WannaCry Ransomware: What You Need to Know

Ransomware, or those dirty little digital things that lock out your data to ask for a sum of money, has been around for a long time already.

However, this may be the first time in internet history that a ransomware outbreak is reported with such level of severity. We are talking about none other than the WannyCry, or WannaCrypt/Wanna Decryptor. This notorious ransomware is the very thing that wreaked havoc over computer networks across the entire world over the last few days. Granted, 200,000 spread out over 150 countries may not seem much, but infrastructure-wise it stretched its infectious influence very far. In fact, so far, that even the most important databases of the highest security priority, such as that of the British National Health Service (NHS), was compromised.

Now, don’t panic just yet. If you’re still not within the loop, we have laid out all of the basic information that you will need to arm yourself against this potential PC killer.

What is WannaCry?

Credit via Flickr by Dennis Skyley

WannaCry is a type of ransomware computer worm. Function-wise, it does not differ much from your typical ransomware: it encrypts all files of the infected computer, and then extorts money from the user via bitcoin in order to deliver the decryption key. Unlike ransomware such CryptoLocker however, there is no guarantee that WannaCry would indeed deliver the key even if the user pays the 300 bitcoin ransom money. Because the files are encrypted, removing the malicious software does almost nothing to solve the situation, rendering the data within the computer completely lost.

What makes WannaCry far, far worse than any other ransomware before it, is that it uses a very old exploit that is still within Windows operating systems today (from Windows XP to Windows 10). In simple terms, the ransomware only has to directly (via phishing, executable, etc.) infect a single computer within a network. The worm will then work its way through all of the computers within the network, and proceed to infect each and every one of them, even if the ransomware wasn’t directly executed from any of these stations.

Where did it Came From?

Credit via Flickr by Christiaan Colen

It came from the NSA. We are not kidding. The original exploit was codenamed “Eternal Blue”, and it was specifically designed to tunnel through networks via the Sever Message Block version 1 (SMBv1). Eternal Blue was technically designed to spy on key target points that the NSA deems necessary to.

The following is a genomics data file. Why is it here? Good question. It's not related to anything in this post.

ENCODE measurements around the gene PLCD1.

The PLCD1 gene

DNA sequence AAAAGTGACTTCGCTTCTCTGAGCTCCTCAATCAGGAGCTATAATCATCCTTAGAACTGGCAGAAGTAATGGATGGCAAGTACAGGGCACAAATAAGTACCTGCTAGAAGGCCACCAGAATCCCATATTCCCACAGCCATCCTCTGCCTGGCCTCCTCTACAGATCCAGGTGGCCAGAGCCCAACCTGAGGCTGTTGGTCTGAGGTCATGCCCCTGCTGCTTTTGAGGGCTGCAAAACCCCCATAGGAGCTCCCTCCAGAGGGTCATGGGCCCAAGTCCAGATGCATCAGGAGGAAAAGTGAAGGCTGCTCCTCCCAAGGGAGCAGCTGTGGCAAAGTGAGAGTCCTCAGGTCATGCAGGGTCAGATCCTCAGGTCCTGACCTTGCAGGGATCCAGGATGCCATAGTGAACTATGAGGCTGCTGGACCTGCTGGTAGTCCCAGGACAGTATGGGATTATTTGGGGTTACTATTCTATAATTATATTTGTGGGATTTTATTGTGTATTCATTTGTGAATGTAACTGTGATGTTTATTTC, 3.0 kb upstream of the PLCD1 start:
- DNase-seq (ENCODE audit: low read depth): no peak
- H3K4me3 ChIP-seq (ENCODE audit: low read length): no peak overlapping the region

The debacle first came when the hacker group Shadow Brokers was able to extract the original exploit (among many other exploits) from the NSA databases. The hacker group then proceeded to leak the exploits into the internet, with April 2017 as the month that the group dumped the largest amount, about 1 GB worth of weaponized exploits. After that, they proceeded to further weaponize Eternal Blue, recoding it to instead become a ransomware, unleashing it to the entire world on May 12th, 2017.

Due to the objective and nature of Eternal Blue, the exploit was never revealed to the public, nor was it even disclosed with Microsoft, since its development around 2013. The discovery of this fact sparked a public outrage, denouncing the supposed security organization of their actions that have now instead created even more security problems for the entire world.

How to Tell If You’re Infected

When a unit is infected by WannaCry, the first thing that you will see is an altered wallpaper that says “Ooops! Your important files are encrpyted!”. As the ransomware runs, each file in your computer turns into an unrecognizable file type, and a window will shortly pop up exactly like that one that you see above.

At this point, there is no saving your files. As mentioned earlier, even if the malware was subsequently removed via antivirus programs, the files are still encrypted. Without a decryption key, they are completely lost to the user.

How to Prevent Being Infected

Credit via Flickr by Christiaan Colen

Completely preventing the initial attack can be as simple as being much, much more vigilant against potential sources. First are phishing sources. As always, be very wary of any message that might come attached with an infected file. Stay away from unfamiliar websites for now, and even if you need to access such sites, do some proper background checks first to see if the website is legit.

Additionally, Microsoft has provided official updates for Windows Vista and above, which users need to download in order to block off the SMBv1 exploit. As for Windows XP users, you can also try updating for the security patch, but if it doesn’t work (for various reasons), it is recommended that the unit is taken offline, and if possible, completely shut down. This is to prevent the ransomware from using the unprotected Windows XP unit as a gateway. (refer to updated information below)

Finally, backup your data. With your data properly backed up, even in the event that your unit gets infected, all you have to do is to wipe the system clean, reinstall the OS, and bring back all of the data lost via backup.

UPDATE: It turns out that the biggest threat was not in Windows XP after all, but in Windows 7. Within the last few days after the initial attack, an analysis report submitted by Kaspersky Labs last week showed that almost 97% of all WannaCry victims were using units installed with Windows 7.  Still no need to panic however, if you have properly followed all of the precautionary measures required.

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